Can a way Christ's mission to "fulfill" the law (Mat 5:17-18) be understood as finishing ("It is finished" John 19:30 b) the marriage between God and Israel through his death? Thus a purpose of Christ’s life and death, as it relates to fulfilling the law, was freeing both parties, God and Israel, to enter into a new covenant.

Obviously, the beauty and purpose of the Passion is a many sided gem. I am specifically asking if this is a way of understanding Matthew 5:17. I'm basing the logic of both God and man having to die on Romans 7:1-4. Christ's death fulfilled both the death of the husband (God) and the death of the wife (man, or Christ as the second Adam) so that both parties can be remarried. We then join Christ, through baptism, into this new marriage with God.

"Or do you not know, brethren (for I speak to those who know the law), that the law has dominion over a man as long as he lives? For the woman who has a husband is bound by the law to her husband as long as he lives. But if the husband dies, she is released from the law of her husband. So then if, while her husband lives, she marries another man, she will be called an adulteress; but if her husband dies, she is free from that law so that she is no adulteress, though she has married another man. Therefore my brethren, you also have become dead to the law through the body of Christ, that you may be married to another-to Him who was raised from the dead, that we should bear fruit to God." -Romans 7:1-4

Greek for "fulfill" and "finished" in Matthew 5:17 and John 19:30 respectively:

πληρόω, (a) I fill, I fill up, e.g. Lk. 2:40, 3:5, John 12:3; (b) much oftener, I fill up to the full, I fulfil, I give fullness (completion) to, I accomplish, carry out, of prophecies or other statements which are absolutely and completely confirmed by reality (actual occurrence), or of duties

Souter, A. (1917). A Pocket Lexicon to the Greek New Testament (p. 205). Oxford: Clarendon Press.

(τελέω, (a) I end, complete, accomplish, finish: also I fulfil; in Gal. 5:16, possibly I perform; (b) of taxes, dues, I pay, Mt. 17:24, Rom. 13:6)

Souter, A. (1917). A Pocket Lexicon to the Greek New Testament (p. 259). Oxford: Clarendon Press.

  • Welcome to BH. Although you are quoting Matt 5:17 you are raising a number of areas of study, other topics of consideration and covering a large area in your question. In effect this question is building the case for what I would term a 'systematic theology' : which is not the purpose of SE-BH. However others may view this question differently and may disagree with my viewpoint and my own vote to close. I would suggest taking one step at a time and simply examining Matt 5:17 in isolation, first. Please see the Tour and the Help (below) as to the purpose and the functioning of the site.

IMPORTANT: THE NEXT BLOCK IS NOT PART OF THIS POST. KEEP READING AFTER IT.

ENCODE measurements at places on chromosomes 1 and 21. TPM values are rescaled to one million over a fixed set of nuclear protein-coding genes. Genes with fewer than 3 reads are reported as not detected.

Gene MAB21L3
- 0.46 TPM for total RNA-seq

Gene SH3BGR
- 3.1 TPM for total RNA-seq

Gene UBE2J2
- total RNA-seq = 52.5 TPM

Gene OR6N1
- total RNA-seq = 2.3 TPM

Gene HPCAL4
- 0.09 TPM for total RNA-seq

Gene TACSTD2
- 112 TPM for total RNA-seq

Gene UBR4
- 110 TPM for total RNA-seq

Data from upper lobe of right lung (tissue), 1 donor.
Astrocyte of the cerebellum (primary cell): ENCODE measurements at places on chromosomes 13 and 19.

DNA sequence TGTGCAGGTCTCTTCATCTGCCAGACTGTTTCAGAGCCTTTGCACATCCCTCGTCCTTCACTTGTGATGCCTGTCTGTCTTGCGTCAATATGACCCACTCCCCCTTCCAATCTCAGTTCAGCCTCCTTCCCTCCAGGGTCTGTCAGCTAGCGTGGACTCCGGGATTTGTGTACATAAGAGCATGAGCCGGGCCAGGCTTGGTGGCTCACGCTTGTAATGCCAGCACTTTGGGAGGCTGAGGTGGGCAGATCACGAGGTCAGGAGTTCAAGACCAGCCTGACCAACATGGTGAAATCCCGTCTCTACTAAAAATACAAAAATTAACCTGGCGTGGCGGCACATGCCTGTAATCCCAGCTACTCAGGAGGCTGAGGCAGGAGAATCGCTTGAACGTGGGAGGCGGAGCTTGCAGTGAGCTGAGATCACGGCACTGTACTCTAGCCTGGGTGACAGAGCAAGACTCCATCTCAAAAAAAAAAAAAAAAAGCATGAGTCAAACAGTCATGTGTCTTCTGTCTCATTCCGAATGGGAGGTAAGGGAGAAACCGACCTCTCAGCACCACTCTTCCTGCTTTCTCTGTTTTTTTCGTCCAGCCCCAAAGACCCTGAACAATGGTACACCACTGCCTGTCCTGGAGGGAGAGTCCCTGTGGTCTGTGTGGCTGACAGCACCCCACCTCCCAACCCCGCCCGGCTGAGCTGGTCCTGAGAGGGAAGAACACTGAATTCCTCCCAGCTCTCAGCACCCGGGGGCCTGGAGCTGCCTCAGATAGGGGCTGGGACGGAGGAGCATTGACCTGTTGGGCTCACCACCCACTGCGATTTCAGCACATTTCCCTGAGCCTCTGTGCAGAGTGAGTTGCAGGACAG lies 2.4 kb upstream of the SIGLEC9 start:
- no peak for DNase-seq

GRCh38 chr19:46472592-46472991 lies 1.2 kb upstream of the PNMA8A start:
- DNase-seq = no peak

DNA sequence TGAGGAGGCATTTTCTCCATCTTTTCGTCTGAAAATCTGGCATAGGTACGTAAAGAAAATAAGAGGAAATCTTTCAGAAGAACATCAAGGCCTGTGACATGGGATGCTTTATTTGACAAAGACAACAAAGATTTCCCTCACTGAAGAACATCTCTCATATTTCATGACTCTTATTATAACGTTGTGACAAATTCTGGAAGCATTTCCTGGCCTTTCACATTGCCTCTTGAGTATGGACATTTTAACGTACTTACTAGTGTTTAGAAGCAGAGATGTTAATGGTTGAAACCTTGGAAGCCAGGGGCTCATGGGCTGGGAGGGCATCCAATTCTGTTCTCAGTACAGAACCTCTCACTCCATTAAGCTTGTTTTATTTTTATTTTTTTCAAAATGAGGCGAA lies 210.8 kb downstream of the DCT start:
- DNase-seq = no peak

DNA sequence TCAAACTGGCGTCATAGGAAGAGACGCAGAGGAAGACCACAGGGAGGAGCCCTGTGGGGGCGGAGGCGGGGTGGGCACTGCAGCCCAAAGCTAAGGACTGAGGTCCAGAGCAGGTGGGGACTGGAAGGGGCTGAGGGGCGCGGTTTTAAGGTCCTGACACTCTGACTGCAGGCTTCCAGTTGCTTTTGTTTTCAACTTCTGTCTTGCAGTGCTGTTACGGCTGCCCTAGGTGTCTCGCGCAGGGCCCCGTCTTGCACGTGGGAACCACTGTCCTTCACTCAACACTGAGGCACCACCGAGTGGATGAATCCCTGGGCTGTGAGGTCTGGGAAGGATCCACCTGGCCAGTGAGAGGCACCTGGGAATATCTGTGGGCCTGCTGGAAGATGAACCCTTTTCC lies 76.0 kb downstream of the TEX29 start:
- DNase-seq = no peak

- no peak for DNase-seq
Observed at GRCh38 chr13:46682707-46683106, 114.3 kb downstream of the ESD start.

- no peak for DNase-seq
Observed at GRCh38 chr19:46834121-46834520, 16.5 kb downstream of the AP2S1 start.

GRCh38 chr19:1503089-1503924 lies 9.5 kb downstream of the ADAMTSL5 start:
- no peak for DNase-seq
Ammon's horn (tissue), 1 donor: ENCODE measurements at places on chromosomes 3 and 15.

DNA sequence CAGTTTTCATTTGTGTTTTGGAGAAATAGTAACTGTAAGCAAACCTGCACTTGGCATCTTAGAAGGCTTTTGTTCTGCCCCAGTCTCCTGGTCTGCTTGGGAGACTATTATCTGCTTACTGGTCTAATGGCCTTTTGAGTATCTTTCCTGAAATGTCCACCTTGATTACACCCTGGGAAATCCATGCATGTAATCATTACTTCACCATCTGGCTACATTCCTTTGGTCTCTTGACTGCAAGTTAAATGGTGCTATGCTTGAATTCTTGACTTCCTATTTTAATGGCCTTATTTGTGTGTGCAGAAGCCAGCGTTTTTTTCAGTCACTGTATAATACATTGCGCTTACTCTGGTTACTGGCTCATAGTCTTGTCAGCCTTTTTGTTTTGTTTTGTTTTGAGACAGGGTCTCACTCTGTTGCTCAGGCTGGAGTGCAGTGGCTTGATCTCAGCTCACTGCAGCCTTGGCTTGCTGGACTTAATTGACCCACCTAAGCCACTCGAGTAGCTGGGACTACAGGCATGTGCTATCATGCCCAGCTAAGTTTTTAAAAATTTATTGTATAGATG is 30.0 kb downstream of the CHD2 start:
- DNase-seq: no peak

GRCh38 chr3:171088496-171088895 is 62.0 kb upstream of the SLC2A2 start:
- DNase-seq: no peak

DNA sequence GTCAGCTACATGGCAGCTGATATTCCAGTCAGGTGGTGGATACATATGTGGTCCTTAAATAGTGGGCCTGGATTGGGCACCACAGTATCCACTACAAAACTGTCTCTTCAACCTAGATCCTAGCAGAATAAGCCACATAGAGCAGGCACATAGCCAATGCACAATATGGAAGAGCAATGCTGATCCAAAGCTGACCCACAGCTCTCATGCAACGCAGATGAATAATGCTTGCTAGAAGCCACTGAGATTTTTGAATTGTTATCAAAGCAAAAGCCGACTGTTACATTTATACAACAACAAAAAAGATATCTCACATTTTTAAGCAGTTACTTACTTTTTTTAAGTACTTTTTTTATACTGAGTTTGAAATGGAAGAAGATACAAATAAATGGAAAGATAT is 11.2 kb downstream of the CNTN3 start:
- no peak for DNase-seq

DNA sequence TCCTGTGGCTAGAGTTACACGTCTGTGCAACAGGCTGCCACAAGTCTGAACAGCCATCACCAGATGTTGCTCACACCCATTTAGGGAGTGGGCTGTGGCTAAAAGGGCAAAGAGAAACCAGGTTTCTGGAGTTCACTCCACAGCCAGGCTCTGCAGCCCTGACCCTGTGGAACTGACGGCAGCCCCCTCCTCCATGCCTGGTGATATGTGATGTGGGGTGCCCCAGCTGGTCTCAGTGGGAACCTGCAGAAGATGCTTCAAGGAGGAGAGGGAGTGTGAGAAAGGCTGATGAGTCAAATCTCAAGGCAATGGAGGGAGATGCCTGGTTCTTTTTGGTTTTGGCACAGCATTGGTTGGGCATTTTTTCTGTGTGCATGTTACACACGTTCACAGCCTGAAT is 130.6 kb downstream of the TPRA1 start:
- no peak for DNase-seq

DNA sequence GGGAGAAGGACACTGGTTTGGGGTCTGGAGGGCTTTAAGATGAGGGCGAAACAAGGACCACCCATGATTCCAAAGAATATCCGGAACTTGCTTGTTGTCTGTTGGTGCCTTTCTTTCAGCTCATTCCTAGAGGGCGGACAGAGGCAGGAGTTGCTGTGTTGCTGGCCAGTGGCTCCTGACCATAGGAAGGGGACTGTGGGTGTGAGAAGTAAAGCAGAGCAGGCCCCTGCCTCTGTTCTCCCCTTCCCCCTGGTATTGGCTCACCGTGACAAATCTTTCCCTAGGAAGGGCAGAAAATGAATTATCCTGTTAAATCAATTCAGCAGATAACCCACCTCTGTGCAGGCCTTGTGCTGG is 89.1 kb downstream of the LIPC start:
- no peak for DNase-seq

– Nigel J
    Aug 8, 2020 at 14:12

1 Answer 1


Can a way Christ's mission to “fulfill” the law be understood as finishing the marriage between God and Israel through his death?

My answer is a clear no.

From the Jews point of view, this is just the opposite of reality. Judaism has continued since then until today. They still follow the Torah.

fulfilling the law, was freeing both parties, God and Israel, to enter into a new covenant.

This makes no sense to the Jews. Judaism has not entered into a new covenant. They are still waiting for the yet-to-be-fulfilled Messiah.

Now, what about from the Christian's point of view? Does it make sense to the Christians.

Again, the answer is no.

Romans 11:17 If some of the branches have been broken off, and you, though a wild olive shoot, have been grafted in among the others and now share in the nourishing sap from the olive root, 18do not consider yourself to be superior to those other branches. If you do, consider this: You do not support the root, but the root supports you.

Paul pointed out that Gentile Christians were grafted into the original Jew-only olive tree. Christians are not independent of Jews from God's point of view in the symbol of the olive tree. This olive tree symbol became the bride symbol in the NT.

Continuing the marriage allegory, there is only one transcendental wedding in the Bible. Jesus is the bridegroom.

Mark 2:19 And Jesus said to them, “While the bridegroom is with them, the attendants of the bridegroom cannot fast, can they? So long as they have the bridegroom with them, they cannot fast.

There is only one bride.

Revelation 19:7
Let us rejoice and be glad and give him glory!
For the wedding of the Lamb has come, and his bride has made herself ready.
8 Fine linen, bright and clean, was given her to wear.
(Fine linen stands for the righteous acts of God’s holy people.)

God's holy people, the bride, includes Jews and Gentiles.

When Jesus died on the Cross, it did not finish the marriage between Jews and God. Instead, it initiated the grafting in of the Gentiles into the Jewish olive tree to become a new bride for Christ in a future wedding in heaven.


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